Hong Kong’s chief executive, Mr. Tung Chee-hwa, resigned last week. His departure was in keeping with his entire term as chief executive: confused, messy and ultimately damaging to his office and Hong Kong itself. His replacement must break that tradition and restore the luster to Hong Kong’s image. It is a difficult task that requires a keen sensitivity to political realities in Beijing while respecting democratic aspirations at home. Nonetheless, looking back at Mr. Tung’s tenure, it is clear that a better balance can be struck.
Mr. Tung was a surprise choice for chief executive. He is a Western-educated shipping tycoon who had no political experience when he was picked by Beijing to lead the Special Administrative Region (or SAR as Hong Kong is officially known) after it was returned to China in 1997. Although he was a political neophyte, he was not unknown in Beijing: The family business had been bailed out by the mainland in the 1980s after experiencing financial trouble. That history suggested that Mr. Tung might be overly sensitive to Beijing’s wishes when dealing with certain issues, especially the question of how much democracy was appropriate for Hong Kong.
Upon taking office, Mr. Tung was seen as a reassuring grandfatherly figure, a much-needed quality amid the uncertainties of the handover. We will never know how much credit Mr. Tung deserves for helping ease anxieties at that time, but he lost his soothing touch soon after.
The troubles were not his fault. Shortly after he took office, Hong Kong was dealing with the fallout of the Asian Financial Crisis. As the SAR regained its footing, SARS hit Hong Kong, and the way the disease was handled made the government look ineffectual and inept. Throughout his term in office, Hong Kong suffered from mounting economic woes, ranging from falling property values to rising unemployment. Yet Mr. Tung appeared slow to respond when there was trouble, and his first instinct was to look to Beijing for guidance. While that may have been understandable given political realities in Hong Kong, it also appeared to undermine the promise of “one country, two systems,” which was designed to insulate Hong Kong from mainland pressure.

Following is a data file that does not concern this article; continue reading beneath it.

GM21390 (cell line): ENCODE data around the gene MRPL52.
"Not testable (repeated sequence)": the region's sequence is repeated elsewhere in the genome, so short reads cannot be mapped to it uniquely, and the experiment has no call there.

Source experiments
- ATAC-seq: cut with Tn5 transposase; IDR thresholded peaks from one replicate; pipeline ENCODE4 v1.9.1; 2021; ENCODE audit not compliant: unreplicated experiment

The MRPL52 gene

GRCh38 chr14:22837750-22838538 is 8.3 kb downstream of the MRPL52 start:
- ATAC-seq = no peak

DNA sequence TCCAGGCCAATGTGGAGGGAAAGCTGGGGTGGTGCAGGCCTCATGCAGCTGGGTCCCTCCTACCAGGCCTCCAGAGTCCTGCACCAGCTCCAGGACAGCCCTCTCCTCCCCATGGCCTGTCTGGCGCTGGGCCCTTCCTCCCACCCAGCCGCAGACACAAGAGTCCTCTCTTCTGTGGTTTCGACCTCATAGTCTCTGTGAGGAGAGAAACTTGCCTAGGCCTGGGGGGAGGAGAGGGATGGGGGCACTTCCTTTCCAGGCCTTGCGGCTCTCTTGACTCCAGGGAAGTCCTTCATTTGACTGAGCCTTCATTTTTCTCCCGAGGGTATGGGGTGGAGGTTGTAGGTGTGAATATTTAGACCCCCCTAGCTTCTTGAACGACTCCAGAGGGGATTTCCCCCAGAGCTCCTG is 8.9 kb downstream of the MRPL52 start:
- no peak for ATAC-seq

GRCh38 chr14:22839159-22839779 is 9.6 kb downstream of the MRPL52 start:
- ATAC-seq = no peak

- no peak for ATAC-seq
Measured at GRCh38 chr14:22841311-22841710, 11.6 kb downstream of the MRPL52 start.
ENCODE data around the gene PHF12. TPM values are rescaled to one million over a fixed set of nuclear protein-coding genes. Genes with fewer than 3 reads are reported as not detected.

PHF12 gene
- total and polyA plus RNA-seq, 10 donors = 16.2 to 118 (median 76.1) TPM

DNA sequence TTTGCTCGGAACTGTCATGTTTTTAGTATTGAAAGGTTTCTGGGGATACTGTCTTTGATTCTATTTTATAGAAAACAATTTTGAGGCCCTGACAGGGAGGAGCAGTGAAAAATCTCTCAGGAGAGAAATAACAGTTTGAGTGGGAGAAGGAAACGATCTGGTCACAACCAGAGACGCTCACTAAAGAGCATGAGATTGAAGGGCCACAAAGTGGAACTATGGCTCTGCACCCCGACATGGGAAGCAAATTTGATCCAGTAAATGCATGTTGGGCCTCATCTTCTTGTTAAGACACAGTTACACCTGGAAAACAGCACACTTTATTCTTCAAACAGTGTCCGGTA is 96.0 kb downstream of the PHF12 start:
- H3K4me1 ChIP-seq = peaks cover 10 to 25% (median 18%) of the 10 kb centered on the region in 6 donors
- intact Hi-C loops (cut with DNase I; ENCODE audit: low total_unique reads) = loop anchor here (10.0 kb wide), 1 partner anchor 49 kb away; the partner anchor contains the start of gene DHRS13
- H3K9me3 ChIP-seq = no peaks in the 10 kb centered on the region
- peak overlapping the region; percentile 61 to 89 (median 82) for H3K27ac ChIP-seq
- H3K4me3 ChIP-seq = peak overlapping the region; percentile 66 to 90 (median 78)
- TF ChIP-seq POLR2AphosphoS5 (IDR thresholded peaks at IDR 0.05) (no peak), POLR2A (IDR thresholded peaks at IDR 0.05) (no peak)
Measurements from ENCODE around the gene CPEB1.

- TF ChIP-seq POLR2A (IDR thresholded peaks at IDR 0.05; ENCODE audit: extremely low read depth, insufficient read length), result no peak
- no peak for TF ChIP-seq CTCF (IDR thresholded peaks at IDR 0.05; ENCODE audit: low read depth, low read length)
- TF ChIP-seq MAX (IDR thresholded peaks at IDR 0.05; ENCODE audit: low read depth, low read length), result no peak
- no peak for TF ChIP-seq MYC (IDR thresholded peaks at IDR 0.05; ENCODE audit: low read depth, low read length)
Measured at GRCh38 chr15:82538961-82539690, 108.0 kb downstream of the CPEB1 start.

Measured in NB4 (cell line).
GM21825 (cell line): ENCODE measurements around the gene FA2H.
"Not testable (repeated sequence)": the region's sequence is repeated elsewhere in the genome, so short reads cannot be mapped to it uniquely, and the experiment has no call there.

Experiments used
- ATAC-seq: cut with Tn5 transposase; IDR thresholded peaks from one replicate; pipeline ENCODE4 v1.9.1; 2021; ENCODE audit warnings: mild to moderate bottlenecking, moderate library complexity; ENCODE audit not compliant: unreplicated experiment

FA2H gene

The final blow was the number of huge prodemocracy demonstrations that filled the streets in 2003 and 2004. Long thought to be indifferent to politics, hundreds of thousands of Hong Kong’s citizens took to the streets in protest against their government’s policies. Plainly, Mr. Tung had lost the trust of the people. In December of last year, Chinese President Hu Jintao criticized Mr. Tung in public; at that point, the writing appeared to be on the wall.
Rumors began a few weeks ago that he would become a vice chairman of the Chinese People’s Political Consultative Conference, a high-level advisory group in Beijing, and would step down as chief executive. Mr. Tung never responded to the news, making it appear as though top political decisions were once again being made behind the scenes and in Beijing. The uncertainty compounded doubts about Hong Kong’s autonomy. Earlier last week, the rumors were confirmed, but Mr. Tung said he was resigning for health reasons, and denied speculation that Beijing’s loss of faith was behind his decision to step down.
Mr. Donald Tsang, Hong Kong’s second ranking official, will take over. Mr. Tsang can serve for up to six months, or until a replacement is chosen by the Electoral Committee, a group of 800 prominent Hong Kong residents. By stepping down now, Mr. Tung ensures that the current Electoral Committee, which is loyal to Beijing, picks his successor; a new committee will be elected this summer.
Mr. Tsang must regain the confidence of Hong Kong citizens in their own government. Few of Hong Kong’s public servants are more qualified. As finance secretary, he fought off attacks on the Hong Kong dollar after the 1997 financial crisis. But competence is not enough. He must also show the people of Hong Kong that he will put their interests first. At the very same time, he must maintain the confidence of the Chinese government in Beijing. He cannot afford to ignore them either. It is a difficult balancing act.
It is hard to overestimate the importance of finding the right replacement for Mr. Tung. A leader is needed who can restore confidence in the SAR; that is sorely needed to stabilize Hong Kong and provide a foundation for its future. But there is far more at stake here than Beijing’s respect for democracy or the SAR’s economic outlook. China agreed to protect Hong Kong’s independence during the reversion talks; in other words, the issue is whether Beijing honors its international commitments. Moreover, the Hong Kong experiment is held out as a model for Taiwan. Beijing should recognize that the world is looking at the SAR for clues about how a rising China will behave.
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